In a letter published earlier this week by the EO Tax Journal, a former branch chief of the IRS Exempt Organizations Division, inadvertently confirmed just what our recent report argued – that the IRS is focused on its own reputation, not its duty to taxpayers.  Conrad Rosenberg, who retired from the agency 20 years ago, doesn’t seem to realize that government agencies have a purpose beyond avoiding criticism:

I find a certain irony in the complaints about the IRS’ use of Sensitive Case Reports to alert upper management about potentially controversial rulings. Imagine the cries of anger and incredulity if the Service issued some ruling that received notoriety in the media.  The very same complainants would be issuing furious pronouncements along these lines: “What!  How is it possible that this terrible mistake never received attention above the level of a GS-13 reviewer?  Surely you don’t expect us to believe that!  Sheer incompetence!  Why weren’t responsible managers rung in on this decision?!”

This letter is a failure of logic and of law. Your rights do not vary based on how “potentially controversial” you are in the eyes of the media, Congress, or the IRS itself.  An organization either satisfies the law’s requirements for tax-exempt status, or it does not.  By trying to concern itself with predicting controversy instead of determining tax status, the IRS risks becomingly overly focused on organizations opposed to a current administration – as was amply demonstrated by the number of “Tea Party” and “patriot” groups treated inappropriately merely because of their names.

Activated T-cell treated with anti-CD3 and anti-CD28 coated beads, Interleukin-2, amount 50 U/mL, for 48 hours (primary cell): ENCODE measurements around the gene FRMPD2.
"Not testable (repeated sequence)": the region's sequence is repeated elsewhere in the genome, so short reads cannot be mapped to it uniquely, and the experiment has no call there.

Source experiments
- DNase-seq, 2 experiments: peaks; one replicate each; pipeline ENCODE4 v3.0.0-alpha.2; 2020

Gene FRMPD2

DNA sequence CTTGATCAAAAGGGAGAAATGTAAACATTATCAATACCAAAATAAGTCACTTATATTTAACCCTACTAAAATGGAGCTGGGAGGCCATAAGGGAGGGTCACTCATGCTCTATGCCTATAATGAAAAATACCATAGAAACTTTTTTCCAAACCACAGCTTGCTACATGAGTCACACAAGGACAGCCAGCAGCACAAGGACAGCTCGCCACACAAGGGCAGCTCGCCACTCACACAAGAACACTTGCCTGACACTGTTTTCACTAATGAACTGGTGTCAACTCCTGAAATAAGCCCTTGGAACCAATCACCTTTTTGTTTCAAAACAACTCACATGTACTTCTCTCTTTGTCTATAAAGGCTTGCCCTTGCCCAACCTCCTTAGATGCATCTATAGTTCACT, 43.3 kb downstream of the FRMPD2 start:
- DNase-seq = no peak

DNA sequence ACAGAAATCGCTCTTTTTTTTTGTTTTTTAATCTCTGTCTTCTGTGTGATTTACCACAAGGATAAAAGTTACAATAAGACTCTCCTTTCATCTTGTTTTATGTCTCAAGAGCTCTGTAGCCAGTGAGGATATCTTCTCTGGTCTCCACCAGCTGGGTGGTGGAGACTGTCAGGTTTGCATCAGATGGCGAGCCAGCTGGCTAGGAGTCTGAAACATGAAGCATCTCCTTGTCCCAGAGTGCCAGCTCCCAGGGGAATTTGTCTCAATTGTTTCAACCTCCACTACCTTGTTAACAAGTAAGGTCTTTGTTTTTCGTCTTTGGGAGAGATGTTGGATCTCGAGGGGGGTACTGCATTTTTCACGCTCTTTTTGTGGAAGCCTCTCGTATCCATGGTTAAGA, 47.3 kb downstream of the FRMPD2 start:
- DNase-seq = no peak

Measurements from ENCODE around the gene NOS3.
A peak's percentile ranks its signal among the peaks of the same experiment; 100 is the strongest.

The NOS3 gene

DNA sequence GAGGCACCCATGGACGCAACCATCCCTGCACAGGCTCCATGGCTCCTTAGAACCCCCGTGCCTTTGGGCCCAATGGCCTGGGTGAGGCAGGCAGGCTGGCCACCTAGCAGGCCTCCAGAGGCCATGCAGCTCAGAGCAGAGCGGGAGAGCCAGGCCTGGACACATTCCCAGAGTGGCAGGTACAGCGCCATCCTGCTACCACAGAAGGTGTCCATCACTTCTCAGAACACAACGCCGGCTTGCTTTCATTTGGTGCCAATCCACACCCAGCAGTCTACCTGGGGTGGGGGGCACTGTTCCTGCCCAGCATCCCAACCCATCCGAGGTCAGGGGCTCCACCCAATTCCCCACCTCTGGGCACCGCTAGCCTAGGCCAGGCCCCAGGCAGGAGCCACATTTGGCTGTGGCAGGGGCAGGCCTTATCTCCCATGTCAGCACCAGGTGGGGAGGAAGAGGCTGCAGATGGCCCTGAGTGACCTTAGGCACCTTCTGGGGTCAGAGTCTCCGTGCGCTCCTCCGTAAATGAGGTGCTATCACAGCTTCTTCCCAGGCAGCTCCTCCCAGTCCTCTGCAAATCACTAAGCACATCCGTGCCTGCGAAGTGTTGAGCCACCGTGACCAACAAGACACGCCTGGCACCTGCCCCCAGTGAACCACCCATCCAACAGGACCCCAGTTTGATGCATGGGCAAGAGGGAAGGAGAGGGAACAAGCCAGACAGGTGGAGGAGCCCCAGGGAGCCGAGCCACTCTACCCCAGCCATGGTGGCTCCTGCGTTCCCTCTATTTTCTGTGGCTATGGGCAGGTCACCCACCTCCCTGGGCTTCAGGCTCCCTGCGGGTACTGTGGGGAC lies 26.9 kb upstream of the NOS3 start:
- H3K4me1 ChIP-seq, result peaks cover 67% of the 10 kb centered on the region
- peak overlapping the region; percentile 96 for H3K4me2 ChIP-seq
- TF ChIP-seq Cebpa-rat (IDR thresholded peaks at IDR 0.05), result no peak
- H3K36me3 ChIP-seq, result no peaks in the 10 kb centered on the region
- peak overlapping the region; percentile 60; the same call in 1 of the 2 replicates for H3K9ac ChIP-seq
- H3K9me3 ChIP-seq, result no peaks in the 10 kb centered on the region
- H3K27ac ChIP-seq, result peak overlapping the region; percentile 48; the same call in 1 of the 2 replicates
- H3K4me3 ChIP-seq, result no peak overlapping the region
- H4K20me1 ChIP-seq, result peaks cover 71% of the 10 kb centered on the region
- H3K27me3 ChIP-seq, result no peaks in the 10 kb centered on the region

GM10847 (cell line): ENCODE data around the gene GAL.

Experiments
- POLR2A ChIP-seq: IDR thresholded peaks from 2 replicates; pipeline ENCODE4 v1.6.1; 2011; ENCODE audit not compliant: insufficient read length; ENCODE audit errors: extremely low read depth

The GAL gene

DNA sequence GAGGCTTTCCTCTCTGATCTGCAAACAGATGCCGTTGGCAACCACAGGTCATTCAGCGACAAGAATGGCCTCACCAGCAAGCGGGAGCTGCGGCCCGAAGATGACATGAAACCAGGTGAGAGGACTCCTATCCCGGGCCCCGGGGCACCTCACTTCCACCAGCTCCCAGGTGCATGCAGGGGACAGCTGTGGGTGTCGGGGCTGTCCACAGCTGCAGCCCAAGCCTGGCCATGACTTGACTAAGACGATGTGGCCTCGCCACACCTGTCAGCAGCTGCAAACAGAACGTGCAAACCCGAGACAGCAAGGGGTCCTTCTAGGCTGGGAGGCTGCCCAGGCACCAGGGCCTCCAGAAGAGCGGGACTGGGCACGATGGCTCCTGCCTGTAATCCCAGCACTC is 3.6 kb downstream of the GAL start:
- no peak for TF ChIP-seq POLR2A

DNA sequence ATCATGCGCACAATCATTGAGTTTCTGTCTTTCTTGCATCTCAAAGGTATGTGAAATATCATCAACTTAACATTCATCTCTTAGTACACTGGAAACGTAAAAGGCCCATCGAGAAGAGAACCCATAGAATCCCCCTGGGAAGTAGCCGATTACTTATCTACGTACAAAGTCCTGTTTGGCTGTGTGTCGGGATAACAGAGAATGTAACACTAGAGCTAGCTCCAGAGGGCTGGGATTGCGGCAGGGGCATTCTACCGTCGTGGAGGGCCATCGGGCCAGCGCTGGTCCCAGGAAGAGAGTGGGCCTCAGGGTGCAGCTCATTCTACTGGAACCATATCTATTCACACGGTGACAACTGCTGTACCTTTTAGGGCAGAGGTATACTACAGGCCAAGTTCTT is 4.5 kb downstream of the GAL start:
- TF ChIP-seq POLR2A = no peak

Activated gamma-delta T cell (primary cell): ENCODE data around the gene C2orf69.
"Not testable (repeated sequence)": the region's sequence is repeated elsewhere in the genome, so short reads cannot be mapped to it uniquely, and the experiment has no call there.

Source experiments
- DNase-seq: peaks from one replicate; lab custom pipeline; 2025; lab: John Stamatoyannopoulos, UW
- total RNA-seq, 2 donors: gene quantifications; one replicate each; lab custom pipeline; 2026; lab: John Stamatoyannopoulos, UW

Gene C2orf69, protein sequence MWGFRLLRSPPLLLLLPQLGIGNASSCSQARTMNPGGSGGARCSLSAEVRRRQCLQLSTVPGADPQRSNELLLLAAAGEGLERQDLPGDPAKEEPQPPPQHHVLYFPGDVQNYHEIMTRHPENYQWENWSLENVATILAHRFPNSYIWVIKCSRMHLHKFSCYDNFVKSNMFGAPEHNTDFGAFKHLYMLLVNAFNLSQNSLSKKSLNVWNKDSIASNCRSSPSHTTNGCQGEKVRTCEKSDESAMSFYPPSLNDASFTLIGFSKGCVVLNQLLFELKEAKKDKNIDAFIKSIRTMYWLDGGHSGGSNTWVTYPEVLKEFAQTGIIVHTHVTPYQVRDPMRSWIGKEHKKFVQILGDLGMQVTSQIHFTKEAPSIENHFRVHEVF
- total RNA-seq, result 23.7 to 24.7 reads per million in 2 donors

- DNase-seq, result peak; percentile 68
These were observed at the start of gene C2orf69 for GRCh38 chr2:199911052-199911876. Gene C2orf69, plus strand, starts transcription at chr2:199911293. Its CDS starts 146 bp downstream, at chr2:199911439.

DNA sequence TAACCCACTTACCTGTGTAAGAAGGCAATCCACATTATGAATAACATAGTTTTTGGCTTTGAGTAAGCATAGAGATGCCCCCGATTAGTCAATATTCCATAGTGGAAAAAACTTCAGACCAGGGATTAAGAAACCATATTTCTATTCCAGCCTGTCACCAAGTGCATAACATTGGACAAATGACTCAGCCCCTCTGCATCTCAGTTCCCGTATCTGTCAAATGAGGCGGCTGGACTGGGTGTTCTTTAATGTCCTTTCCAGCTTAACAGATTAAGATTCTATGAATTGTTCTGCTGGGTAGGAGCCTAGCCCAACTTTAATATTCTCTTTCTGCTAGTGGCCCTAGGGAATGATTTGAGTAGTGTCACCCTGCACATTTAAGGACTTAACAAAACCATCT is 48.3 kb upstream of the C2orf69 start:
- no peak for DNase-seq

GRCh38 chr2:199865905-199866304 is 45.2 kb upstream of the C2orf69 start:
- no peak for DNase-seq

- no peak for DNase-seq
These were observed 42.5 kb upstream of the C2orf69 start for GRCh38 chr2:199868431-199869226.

The letter is also a prime example of how the government solution to bad government is always more government. Low level staffers were not the ones making “terrible mistakes” in the targeting scandal – in fact, because of the Internal Revenue Manual (IRM) rule discussed in our report, they weren’t making many decisions at all.  They were forced to look upward if an application “might receive media of Congressional attention,” a fact irrelevant to the application’s merit but very relevant to the job prospects of IRS management.

The targeting scandal is not a story of insufficient oversight by senior leaders but of suffocating micromanagement from them. The kind of “cries of anger and incredulity” that Mr. Rosenberg mocks were due to years-long delays and invasive questioning that improperly prevented concerned citizens – including more than one Occupy organization – from fully joining in the democratic process.  Those delays were not caused by junior staffers twiddling their thumbs but by IRS leaders who insisted on centralizing the decision-making.

In the free time taxpayers will inevitably have waiting for the IRS to process their applications, they may find it interesting that the GS-13 employees portrayed by Mr. Rosenberg as too junior to be publicly trusted with doing their job will be paid as much as $127,000 this year.  At what point do they become trustworthy?  $150,000?  $200,000?  Refusing to let these employees make decisions does not increase the quality of the process, only the length of it.

Lastly, our report explains that the other criteria specified by the IRM for issuing Sensitive Case Reports “fall comfortably within the agency’s area of expertise: whether an application affects a large number of taxpayers, presents unique tax issues, or involves $10 million or more.” We are not against the IRS being diligent; we are against it continuing to use internal rules that have nothing to do with the laws it is empowered to enforce.  Criticism of the IRS is not such a terrible outcome that all else must be sacrificed to prevent it, particularly when taxpayers are the ones suffering the brunt of the sacrifice.

John McGlothlin is counsel at Cause of Action Institute